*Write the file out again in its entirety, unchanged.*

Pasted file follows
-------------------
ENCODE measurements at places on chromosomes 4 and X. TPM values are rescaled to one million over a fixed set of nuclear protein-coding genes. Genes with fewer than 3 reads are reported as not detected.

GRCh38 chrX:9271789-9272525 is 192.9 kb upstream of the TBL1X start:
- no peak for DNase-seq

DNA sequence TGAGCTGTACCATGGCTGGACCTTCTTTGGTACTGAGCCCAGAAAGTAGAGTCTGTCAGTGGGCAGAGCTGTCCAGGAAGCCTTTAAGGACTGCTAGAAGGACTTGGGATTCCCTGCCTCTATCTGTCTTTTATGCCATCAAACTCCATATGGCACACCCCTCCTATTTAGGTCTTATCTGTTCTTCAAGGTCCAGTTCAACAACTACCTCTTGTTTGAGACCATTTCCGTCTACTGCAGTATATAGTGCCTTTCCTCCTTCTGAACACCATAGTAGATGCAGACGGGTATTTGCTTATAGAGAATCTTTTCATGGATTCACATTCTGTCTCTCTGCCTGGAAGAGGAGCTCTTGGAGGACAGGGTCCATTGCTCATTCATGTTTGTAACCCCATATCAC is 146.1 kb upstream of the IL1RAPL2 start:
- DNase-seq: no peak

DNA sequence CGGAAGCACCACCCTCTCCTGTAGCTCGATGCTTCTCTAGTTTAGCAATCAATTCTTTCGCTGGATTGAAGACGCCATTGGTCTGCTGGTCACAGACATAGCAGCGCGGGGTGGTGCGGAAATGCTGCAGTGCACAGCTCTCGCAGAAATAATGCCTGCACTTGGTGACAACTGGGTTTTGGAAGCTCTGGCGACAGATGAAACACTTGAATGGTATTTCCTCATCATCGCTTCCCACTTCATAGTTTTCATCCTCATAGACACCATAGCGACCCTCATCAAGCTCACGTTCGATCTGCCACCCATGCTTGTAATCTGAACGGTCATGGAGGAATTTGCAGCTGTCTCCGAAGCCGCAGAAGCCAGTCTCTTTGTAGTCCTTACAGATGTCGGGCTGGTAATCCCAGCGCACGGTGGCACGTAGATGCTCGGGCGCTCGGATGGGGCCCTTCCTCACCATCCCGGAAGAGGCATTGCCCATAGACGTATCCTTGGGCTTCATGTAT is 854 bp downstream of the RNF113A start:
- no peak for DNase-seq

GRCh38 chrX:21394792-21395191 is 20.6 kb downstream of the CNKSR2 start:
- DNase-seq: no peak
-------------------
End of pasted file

ENCODE measurements at places on chromosomes 4 and X. TPM values are rescaled to one million over a fixed set of nuclear protein-coding genes. Genes with fewer than 3 reads are reported as not detected.

GRCh38 chrX:9271789-9272525 is 192.9 kb upstream of the TBL1X start:
- no peak for DNase-seq

DNA sequence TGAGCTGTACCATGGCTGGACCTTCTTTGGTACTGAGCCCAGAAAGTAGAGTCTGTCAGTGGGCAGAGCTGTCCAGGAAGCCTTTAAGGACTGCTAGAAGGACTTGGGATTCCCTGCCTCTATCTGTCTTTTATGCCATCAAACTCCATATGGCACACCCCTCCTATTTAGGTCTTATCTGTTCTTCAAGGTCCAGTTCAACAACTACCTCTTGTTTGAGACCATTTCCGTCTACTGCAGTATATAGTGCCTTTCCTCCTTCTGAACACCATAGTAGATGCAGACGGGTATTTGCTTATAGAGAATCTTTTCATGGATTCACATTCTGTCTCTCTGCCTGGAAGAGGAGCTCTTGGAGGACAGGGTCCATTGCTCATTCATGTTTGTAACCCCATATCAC is 146.1 kb upstream of the IL1RAPL2 start:
- DNase-seq: no peak

DNA sequence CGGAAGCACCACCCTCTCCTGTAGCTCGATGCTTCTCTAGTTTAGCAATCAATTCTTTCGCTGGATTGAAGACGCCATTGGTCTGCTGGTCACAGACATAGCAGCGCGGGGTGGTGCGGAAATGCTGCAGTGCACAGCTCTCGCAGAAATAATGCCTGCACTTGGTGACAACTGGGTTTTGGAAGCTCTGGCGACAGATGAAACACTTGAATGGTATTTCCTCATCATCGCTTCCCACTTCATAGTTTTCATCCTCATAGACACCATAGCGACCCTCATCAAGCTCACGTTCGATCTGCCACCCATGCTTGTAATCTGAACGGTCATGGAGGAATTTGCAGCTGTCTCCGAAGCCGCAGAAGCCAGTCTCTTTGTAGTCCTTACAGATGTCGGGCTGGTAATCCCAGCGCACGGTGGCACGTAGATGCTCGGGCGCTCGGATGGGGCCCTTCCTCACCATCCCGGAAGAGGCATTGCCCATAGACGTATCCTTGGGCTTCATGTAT is 854 bp downstream of the RNF113A start:
- no peak for DNase-seq

GRCh38 chrX:21394792-21395191 is 20.6 kb downstream of the CNKSR2 start:
- DNase-seq: no peak